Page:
Asbestos' Useful Properties Captivates Humans Throughout History
Throughout history, asbestos and its unique properties has captivated the attention of humans. Its original use dates back to the ancient Greeks, who valued the mineral for its fireproof properties. The word asbestos actually means indistinguishable in ancient Greek. The Greeks used the mineral in the wicks of their eternal flames, and wove the material into garments, napkins and table cloths, which they would throw into the fire and marvel at its unique ability to emerge clean and unburned.14
Despite its harmful properties, the mineral is still used all over the world. American homes built before 1980 still contain asbestos, which can be found in floor tiles, roofs, furnaces, plumbing, appliances, fireplaces and window caulking. People are often exposed when the fibers become dislodged over time due to normal wear and tear.
The U.S. is one of the only developed nations that has not completely banned asbestos. The mineral is prohibited in the EU, U.K. and Australia - with Canada next on the list to phase the mineral out completely by 2018. Attempts to ban asbestos in America have been squashed by the asbestos industry, which cites job losses and negative economic effects as reasons to keep the industry alive.
How to Protect Yourself Against Asbestos
Fortunately, there are ways to protect yourself against asbestos exposure. Those most often exposed to asbestos are construction workers who come across the material when working in homes or buildings where it was installed prior to today's regulations. If you suspect you've encountered asbestos, stop working and notify professionals. The safest way to handle asbestos is through a licensed contractor. However, if this isn't possible, taking the following steps can reduce your exposure:15
Wear protective gear including a suitable face mask
Use hand tools instead of power tools to reduce dust
Clean up as you go to prevent waste buildup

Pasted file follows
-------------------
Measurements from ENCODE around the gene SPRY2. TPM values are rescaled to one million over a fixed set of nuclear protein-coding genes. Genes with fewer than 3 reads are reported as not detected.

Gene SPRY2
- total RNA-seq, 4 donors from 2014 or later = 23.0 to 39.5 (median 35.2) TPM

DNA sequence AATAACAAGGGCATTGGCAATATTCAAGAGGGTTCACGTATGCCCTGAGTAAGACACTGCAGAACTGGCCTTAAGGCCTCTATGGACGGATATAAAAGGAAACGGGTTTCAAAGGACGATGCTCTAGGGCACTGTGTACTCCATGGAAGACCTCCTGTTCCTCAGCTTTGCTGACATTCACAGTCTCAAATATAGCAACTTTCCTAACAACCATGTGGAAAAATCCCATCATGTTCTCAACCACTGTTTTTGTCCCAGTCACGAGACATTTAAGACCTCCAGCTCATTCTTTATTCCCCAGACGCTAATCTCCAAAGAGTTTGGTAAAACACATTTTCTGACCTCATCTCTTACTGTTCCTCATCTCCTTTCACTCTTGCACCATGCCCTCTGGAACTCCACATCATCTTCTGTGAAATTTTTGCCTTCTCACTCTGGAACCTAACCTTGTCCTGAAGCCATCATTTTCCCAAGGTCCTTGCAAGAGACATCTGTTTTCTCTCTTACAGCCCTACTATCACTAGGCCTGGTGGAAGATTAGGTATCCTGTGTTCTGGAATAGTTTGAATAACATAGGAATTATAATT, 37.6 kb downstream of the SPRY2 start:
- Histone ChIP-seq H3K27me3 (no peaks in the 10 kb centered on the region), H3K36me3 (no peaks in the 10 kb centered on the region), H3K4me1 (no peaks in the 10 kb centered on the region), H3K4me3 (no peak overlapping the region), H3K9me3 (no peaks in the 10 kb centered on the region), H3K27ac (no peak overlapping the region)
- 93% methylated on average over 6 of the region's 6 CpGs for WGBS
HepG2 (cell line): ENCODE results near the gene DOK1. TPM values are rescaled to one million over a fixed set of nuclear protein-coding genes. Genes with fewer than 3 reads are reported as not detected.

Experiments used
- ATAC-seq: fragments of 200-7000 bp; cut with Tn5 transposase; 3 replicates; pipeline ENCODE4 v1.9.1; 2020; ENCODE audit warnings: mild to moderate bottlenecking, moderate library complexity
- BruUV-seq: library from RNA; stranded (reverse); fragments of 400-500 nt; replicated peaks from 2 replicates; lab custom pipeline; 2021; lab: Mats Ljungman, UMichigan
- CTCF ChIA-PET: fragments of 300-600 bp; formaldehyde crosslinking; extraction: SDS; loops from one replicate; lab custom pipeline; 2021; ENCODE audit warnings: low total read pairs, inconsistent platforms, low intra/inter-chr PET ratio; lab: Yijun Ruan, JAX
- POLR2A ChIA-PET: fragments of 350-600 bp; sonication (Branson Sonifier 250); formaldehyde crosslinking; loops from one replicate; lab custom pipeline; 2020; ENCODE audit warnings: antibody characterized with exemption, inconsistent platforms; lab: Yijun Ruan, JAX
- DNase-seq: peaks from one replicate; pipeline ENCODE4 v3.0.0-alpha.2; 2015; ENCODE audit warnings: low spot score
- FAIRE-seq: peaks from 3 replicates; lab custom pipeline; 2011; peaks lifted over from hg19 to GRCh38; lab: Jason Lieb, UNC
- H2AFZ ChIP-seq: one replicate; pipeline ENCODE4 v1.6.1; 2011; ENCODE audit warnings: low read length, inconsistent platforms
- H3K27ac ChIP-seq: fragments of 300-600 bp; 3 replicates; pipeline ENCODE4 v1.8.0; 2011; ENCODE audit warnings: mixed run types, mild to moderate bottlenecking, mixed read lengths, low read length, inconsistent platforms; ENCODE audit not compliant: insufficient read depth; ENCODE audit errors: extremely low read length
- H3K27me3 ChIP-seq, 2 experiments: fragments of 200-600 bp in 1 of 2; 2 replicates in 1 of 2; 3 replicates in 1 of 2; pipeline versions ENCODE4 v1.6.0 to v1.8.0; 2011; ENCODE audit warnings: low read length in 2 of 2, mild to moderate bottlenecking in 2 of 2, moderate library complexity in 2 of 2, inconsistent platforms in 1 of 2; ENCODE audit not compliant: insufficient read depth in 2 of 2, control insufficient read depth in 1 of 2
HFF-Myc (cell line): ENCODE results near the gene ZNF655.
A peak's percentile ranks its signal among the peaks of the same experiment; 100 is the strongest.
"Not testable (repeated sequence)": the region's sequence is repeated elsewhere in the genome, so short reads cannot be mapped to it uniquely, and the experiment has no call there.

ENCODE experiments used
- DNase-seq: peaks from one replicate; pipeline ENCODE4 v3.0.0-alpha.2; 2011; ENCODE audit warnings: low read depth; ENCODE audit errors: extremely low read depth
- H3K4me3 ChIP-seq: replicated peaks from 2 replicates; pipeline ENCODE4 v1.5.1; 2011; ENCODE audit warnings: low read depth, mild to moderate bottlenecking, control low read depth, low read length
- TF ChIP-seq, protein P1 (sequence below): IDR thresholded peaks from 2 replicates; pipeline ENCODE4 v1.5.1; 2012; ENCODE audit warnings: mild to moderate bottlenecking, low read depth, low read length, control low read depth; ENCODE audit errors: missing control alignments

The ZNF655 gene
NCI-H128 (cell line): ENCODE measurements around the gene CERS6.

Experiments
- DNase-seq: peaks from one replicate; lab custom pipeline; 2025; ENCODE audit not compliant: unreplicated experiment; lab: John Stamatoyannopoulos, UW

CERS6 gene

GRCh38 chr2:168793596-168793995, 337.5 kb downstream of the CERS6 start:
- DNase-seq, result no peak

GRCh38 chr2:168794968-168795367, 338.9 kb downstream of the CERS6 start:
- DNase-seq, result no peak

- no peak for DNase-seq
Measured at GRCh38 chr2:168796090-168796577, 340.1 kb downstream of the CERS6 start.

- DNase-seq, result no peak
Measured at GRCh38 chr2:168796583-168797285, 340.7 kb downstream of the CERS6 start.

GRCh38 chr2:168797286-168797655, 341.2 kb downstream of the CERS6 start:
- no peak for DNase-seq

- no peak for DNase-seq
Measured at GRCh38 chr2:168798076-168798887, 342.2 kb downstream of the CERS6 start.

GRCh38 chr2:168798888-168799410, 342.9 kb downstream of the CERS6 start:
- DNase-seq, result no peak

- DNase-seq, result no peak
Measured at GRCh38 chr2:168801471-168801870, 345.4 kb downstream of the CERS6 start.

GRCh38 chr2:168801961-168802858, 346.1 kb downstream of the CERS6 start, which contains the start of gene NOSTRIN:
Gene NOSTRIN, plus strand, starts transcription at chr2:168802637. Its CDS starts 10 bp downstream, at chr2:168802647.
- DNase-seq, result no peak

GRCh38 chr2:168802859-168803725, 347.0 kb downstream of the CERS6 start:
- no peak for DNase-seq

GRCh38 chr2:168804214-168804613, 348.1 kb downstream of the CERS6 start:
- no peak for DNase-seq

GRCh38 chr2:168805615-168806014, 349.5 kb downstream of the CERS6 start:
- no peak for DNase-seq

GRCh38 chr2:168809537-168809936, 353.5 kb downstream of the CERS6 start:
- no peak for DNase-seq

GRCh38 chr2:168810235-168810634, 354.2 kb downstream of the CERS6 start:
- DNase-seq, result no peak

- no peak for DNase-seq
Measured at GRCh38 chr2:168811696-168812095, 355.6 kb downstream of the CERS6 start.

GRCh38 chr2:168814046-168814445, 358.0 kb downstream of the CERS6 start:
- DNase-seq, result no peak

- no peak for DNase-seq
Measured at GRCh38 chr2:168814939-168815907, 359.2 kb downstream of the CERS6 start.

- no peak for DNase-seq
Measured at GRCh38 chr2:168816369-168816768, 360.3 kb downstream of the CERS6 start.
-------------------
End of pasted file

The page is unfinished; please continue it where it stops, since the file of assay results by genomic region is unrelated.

Use a Type H vacuum or wet rags to clean up; do not sweep up dust and debris
Walking into the supplement section of any grocery, health food or drug store can be overwhelming to say the least.
The options are endless and the prices are ever increasing.
It's hard to keep track of what Dr. Oz or Dr. Google recommended.
Internet searches often give us expansive lists of contradictory information.
The Nutraceutical industry is rapidly growing and just as profit driven as pharmaceutical industry.
The following article will shed some light on how to approach supplementation in a critical and informed manner.
What are supplements?
In the true sense of the word, supplements are an addition of a macronutrient (protein, fat, carbohydrate) or micronutrient (vitamin or mineral) normally found in the diet.
Supplements can also be pharmaceutically synthesized molecules that are naturally occurring or built in the body (like GABA- a neurotransmitter or melatonin- a molecule involved in sleep).
Unlike drugs, whose components are synthesized and not found in the diet or naturally occurring within the body, supplements contain molecules which the body inherently knows how to absorb, metabolize and incorporate into physiological processes.
Drugs often change or inhibit a naturally occurring process, whereas supplementation corrects for deficiencies and optimizes inherent function.
What supplements should I actually be taking?
It depends. Each person has unique requirements based on individual factors and intended effect.
Most commonly, supplementation is indicated in cases of deficiency (common deficiencies include: iron, B12, vitamin D).
Symptoms vary depending on which nutrients are deficient. Deficiency can be caused by inadequate dietary sources or decreased absorption due to digestive dysfunction.
Many medications also deplete certain nutrients (the birth control pill for example, depletes vitamin B6). Many vitamins act as cofactors: molecules that make reactions happen- analogous to a catalyst in an engine.
As such, supplementation can also be used to up-regulate processes in the body.
For example, vitamin B6 is required for the synthesis of serotonin from the amino acid tryptophan.
Continuing with the car analogy, if we supplement with tryptophan, the gas, and B6, the catalyst, theoretically we should have increased serotonin- or a smoothly running car.
On the other (pharmaceutical) hand, selective serotonin re-uptake inhibitors (SSRIs/antidepressants) work by altering receptors so that more serotonin remains available.
How do I know how much to take?
Like pharmaceuticals, you need to take specific dosages of supplements in order for them to have their intended therapeutic effect.
Furthermore, many supplements have misleading dosing information on their labels.
For example, the therapeutic value fish oil lies in its omega-3 content (EPA and DHA). A 1000 mg Jameson fish oil has 180 mg EPA and 120 DHA mg in one capsule where as a professional line has 600 mg and 400 mg respectively.